Rodney Hood Gets A Lesson In Mamba Mentality At Kobe Bryant's Camp
Like most of his fellow Trail Blazers, Rodney Hood returned to Portland well in advance of the start of training camp for informal workouts at the team's practice facility in Tualatin. But he's also one of the ever increasing number of players who seek out training and advice from those outside of their respective organizations during the offseason, which this year resulted in Hood spending a few days in southern California under the tutelage of one of the most respected competitors in league history.
Hood was one of a select group of players invited to join Kobe Bryant at his Mamba Sports Academy facility in Thousand Oaks, CA for a few days of workouts with the Lakers legend and future Hall of Famer known as the Mamba Sports Pro Invitational.
"It was amazing," said Hood, who lists Bryant as his all-time favorite player. "There was a bunch of top-level guys there, Paul George, Kawhi (Leonard) down to everybody else. About 30 guys, we got in, we learned a lot, a lot of footwork, we did weight training, got a chance to compete against each other a lot and learned a lot from Kobe."
Along with Leonard and George, Hood was joined by the likes of Kyrie Irving, De'Aaron Fox, Aaron Gordon, Jamal Murrary and roughly 10 other current NBA players at the event, which included training sessions with various NBA development coaches, scrimmages and a battery of tests at the facility's cognition lab. And unlike many of the the workouts that draw NBA players during the offseason, photos and videos of the event were restricted.
But for Hood, the highlight was simply an opportunity to talk basketball with a player he grew up idolizing. While incredibly skilled on the court, Bryant is arguably known just as well for his borderline maniacal approach to the game, which has come to be known as the "mamba mentality."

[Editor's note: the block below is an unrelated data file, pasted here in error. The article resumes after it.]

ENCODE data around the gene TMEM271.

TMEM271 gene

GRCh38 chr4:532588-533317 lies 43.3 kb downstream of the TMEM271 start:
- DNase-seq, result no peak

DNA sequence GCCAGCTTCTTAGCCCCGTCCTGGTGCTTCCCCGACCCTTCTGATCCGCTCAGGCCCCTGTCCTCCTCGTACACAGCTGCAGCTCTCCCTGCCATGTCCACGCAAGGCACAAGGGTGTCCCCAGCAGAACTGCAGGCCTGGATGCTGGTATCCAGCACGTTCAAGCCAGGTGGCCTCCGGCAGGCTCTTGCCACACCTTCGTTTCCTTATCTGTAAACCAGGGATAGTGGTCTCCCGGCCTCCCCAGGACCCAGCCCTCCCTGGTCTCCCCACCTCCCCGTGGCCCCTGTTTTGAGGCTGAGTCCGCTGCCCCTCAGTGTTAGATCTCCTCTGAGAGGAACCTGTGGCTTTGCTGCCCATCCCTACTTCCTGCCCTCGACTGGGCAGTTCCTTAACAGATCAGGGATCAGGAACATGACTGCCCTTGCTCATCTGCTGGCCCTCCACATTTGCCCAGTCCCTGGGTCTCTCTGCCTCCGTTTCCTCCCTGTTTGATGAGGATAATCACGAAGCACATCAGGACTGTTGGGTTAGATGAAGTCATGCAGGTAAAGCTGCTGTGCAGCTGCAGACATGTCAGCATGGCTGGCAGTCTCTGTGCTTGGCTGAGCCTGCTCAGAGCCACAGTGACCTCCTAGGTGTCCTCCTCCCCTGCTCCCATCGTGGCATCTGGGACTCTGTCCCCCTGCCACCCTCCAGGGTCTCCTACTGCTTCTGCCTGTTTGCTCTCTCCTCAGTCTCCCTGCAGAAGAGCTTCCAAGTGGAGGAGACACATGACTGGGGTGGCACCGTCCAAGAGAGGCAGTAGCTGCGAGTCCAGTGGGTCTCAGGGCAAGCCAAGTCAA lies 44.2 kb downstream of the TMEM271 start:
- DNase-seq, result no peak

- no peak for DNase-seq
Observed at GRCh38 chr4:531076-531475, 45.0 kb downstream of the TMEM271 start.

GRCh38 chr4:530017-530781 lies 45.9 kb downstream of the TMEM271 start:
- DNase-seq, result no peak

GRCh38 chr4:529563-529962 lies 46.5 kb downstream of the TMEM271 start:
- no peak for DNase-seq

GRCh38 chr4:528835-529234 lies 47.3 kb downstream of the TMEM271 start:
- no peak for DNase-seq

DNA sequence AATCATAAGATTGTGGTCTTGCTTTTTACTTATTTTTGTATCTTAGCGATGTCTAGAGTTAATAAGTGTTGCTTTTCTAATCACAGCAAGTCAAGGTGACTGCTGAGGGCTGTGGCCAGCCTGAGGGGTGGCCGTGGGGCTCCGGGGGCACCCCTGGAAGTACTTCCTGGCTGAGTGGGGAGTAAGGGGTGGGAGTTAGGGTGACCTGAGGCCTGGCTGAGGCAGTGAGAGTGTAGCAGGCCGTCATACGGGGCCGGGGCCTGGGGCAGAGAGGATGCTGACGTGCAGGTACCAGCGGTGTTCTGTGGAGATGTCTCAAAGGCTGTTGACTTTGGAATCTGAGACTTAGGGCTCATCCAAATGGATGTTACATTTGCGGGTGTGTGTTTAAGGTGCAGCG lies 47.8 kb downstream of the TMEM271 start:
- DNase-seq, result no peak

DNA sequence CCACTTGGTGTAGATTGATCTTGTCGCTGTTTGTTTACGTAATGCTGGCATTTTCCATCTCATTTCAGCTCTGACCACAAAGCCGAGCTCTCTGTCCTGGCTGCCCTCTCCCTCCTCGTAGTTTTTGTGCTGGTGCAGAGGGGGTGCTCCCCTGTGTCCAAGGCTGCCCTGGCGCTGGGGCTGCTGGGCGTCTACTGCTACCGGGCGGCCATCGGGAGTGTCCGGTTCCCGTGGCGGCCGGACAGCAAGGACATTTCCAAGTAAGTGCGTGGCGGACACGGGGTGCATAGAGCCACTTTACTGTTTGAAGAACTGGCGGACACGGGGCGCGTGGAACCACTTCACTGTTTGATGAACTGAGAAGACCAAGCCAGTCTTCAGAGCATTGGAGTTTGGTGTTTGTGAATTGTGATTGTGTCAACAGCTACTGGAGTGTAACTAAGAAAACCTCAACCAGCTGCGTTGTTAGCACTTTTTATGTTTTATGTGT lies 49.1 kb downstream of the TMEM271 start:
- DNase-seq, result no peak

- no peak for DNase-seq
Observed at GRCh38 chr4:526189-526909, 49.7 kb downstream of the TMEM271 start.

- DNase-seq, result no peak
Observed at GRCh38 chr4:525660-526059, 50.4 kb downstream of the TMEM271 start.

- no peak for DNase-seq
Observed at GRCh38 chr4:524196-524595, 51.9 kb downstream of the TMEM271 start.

"Kobe is one of the best to ever play -- he's my favorite player ever -- so getting a chance to pick his brain, see how intense he is, seeing what he sees on the court -- a lot of the new game kind of frustrates him -- it's fun to know those things," said Hood. "If you want to be a really good player or a great player, you want to pick the brain of a great player. It was amazing getting the chance to work with him."
Hood took specific interest in Bryant's advice pertaining to the defensive side of the ball. Named either first or second team All-Defense twelve times in his career, Bryant's an expert in the intricacies of defending in the NBA, which was an especially useful lesson for Hood, who will shoulder a larger load on that side of the ball with both Al-Farouq Aminu and Moe Harkless moving on.
"Just talking to him, seeing how to read defenses, seeing how to defend, we talked about that as well," said Hood. "It was just about competing, talking about how to compete. Just little tricks of the trade, making it tough for guys in the league. Obviously these are some of the best offensive players we see in the league from top to bottom, but making them work, forcing the help and things like that, just small things, it's great. I know it helped me."
Outside of skills on there court, Hood noted that Bryant's advice regarding mental preparation sparked a realization that perhaps he needed to do more to prepare himself on a night-to-night basis, and to be more mindful in that preparation.
"The greatest players, the greatest role players, the guys who win championships, they think the game ahead of everybody else," said Hood. "They're not out there just playing, they're two steps ahead. That's the biggest thing I learned from Kobe: being two steps ahead. It's not about being the most physical, the most strong, it's about thinking, knowing what you're doing, knowing what you want to take away from the other guy, know what you want to make him do on the other end. I definitely became a smarter player."
After falling out of favor in his two previous stops, Hood played a vital role in the Trail Blazers advancing to the Western Conference Finals after being acquired from Cleveland at the 2019 trade deadline. And coming into this season, he's determined to not only build on his strong play, but to make sure his time in Portland doesn't end the way it did in Utah and Cleveland, with a little help from Kobe.
"You get into this league, there's no such thing as getting stagnant," said Hood. "You're either getting better or you're getting worse, and you can always get better defensively. Everybody misses shots, everybody makes turnovers so you've always got to improve. I definitely improved this summer physically but mentally I took another step as well. I really appreciated that and I'll continue to go back as long as they'll have me."